FAN1 is a nuclease that associates with mono-ubiquitylated FANCI-FANCD2, mutations that may be responsible for FA in a subset of human patients. FAN1 is a structure-specific endonuclease that may act together with other repair proteins to mediate endonucleolytic digestion of cross-linked DNA structures and, thus, generate ends that can serve as substrates for HR repair.

Supporting Online Material

www.sciencemag.org/cgi/content/full/science.1192656/DC1

Materials and Methods

SOM Text

Figs. S1 to S8

References

References and Notes

  1. Materials and methods are available as supportnig material on Science Online.
  2. Single-letter abbreviations for the amino acid residues are as follows: A, Ala; C, Cys; D, Asp; E, Glu; F, Phe; G, Gly; H, His; I, Ile; K, Lys; L, Leu; M, Met; N, Asn; P, Pro; Q, Gln; R, Arg; S, Ser; T, Thr; V, Val; W, Trp; and Y, Tyr.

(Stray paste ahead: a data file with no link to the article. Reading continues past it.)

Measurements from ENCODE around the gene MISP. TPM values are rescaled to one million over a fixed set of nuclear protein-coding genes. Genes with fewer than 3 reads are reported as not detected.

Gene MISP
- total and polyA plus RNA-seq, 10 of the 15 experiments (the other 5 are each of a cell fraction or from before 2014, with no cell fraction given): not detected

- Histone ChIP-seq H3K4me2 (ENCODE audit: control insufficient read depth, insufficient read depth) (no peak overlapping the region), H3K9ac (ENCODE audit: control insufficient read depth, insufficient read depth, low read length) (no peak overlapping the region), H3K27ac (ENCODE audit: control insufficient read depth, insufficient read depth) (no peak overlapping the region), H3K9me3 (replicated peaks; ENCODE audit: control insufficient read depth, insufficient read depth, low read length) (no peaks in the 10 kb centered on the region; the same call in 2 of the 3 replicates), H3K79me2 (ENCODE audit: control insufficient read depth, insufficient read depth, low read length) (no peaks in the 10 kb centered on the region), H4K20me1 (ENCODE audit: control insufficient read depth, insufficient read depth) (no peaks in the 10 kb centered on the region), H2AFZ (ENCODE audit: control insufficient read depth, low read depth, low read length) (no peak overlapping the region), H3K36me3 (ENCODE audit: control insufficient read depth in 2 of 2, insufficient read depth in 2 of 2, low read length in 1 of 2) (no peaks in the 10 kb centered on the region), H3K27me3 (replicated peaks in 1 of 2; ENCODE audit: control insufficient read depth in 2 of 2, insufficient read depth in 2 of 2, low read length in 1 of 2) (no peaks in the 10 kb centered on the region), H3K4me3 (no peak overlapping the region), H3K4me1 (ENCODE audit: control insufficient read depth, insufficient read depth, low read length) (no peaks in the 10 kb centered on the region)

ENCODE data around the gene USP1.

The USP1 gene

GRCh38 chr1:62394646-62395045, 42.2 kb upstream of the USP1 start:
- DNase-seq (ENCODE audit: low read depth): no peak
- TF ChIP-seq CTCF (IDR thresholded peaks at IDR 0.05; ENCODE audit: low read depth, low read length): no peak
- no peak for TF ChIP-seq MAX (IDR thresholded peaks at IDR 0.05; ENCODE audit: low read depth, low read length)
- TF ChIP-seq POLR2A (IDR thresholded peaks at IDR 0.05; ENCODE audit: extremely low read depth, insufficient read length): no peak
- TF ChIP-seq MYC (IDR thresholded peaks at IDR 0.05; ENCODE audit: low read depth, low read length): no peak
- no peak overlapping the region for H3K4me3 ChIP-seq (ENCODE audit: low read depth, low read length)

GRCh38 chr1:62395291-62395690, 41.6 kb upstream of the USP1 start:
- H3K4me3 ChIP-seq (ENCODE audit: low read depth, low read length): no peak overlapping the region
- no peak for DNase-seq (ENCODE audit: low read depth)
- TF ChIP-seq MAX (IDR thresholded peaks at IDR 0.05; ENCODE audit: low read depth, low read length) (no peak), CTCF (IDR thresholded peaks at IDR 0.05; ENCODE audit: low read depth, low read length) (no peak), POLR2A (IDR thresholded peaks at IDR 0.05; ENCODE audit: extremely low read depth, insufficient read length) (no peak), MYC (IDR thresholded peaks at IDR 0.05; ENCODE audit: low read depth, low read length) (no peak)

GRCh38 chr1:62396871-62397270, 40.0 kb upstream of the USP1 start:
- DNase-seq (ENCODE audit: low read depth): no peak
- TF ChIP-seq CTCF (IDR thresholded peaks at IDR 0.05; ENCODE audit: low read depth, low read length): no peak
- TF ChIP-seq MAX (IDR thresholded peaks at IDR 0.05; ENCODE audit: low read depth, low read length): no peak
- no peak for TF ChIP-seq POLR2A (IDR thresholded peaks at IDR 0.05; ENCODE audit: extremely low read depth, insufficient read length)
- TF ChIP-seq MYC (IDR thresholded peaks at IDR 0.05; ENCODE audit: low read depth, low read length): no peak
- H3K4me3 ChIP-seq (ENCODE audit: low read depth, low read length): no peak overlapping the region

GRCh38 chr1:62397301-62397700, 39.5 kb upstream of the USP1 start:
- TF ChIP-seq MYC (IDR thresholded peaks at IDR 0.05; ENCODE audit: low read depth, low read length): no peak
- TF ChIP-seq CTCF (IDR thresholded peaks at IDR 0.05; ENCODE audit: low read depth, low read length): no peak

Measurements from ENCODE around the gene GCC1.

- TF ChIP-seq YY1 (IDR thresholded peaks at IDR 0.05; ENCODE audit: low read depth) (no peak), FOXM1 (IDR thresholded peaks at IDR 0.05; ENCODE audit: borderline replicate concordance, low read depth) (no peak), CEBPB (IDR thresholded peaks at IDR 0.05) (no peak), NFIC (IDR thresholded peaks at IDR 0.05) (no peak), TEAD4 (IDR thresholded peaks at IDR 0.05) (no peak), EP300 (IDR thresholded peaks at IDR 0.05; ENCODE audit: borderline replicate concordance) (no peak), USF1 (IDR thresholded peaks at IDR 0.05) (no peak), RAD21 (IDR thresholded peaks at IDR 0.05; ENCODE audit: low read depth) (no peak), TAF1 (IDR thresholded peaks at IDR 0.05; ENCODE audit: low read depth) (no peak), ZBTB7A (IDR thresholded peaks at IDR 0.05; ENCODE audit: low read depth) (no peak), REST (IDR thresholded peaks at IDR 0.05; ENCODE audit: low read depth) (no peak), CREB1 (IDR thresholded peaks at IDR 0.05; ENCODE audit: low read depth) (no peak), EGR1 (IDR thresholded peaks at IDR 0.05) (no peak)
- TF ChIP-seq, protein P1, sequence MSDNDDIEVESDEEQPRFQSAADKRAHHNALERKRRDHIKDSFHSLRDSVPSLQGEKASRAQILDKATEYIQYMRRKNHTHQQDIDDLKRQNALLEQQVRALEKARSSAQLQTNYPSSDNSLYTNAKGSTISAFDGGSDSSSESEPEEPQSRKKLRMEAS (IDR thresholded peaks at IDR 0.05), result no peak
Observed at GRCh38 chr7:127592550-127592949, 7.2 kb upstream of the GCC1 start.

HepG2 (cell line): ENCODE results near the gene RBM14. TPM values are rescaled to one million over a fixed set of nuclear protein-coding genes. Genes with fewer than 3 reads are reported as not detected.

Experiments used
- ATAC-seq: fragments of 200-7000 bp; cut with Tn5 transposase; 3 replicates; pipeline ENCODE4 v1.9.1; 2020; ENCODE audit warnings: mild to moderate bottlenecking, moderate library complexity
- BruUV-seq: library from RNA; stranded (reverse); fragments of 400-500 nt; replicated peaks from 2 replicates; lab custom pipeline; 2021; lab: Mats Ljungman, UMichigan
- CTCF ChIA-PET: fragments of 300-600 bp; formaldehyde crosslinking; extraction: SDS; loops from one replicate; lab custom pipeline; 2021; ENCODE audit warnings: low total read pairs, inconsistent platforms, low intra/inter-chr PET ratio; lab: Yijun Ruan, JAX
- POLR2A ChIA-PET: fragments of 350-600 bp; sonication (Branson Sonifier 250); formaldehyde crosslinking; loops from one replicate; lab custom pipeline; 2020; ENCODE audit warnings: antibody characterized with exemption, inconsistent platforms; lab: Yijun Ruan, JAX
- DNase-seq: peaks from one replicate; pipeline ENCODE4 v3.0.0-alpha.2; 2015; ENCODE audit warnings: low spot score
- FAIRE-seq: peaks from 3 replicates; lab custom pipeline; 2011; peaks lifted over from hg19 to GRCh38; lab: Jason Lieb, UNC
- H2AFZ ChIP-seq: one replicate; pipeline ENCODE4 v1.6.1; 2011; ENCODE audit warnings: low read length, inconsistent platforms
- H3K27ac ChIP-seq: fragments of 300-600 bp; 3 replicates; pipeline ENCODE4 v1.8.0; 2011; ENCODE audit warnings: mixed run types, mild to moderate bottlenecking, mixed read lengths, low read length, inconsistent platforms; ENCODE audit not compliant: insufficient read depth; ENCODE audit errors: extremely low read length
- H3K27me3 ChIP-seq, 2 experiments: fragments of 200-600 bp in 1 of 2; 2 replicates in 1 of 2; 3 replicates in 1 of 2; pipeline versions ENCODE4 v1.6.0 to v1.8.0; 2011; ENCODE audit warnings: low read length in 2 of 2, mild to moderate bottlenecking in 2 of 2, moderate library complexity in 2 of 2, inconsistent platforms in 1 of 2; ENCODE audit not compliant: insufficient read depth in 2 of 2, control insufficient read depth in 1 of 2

3. This work was supported in part by grants from Startup Fund (Life Sciences Institute, Zhejiang University to J.H.), the Fundamental Research Funds for the Central Universities, China (to J.H.), and the NIH (to J.C.). We thank L. Li, X. Shen, and Y. Zhang for reagents. J.H. would like to thank J.C. for his continuous support and mentoring. J.C. is a recipient of an Era of Hope Scholar award from the U.S. Department of Defense and is a member of M.D. Anderson Cancer Center.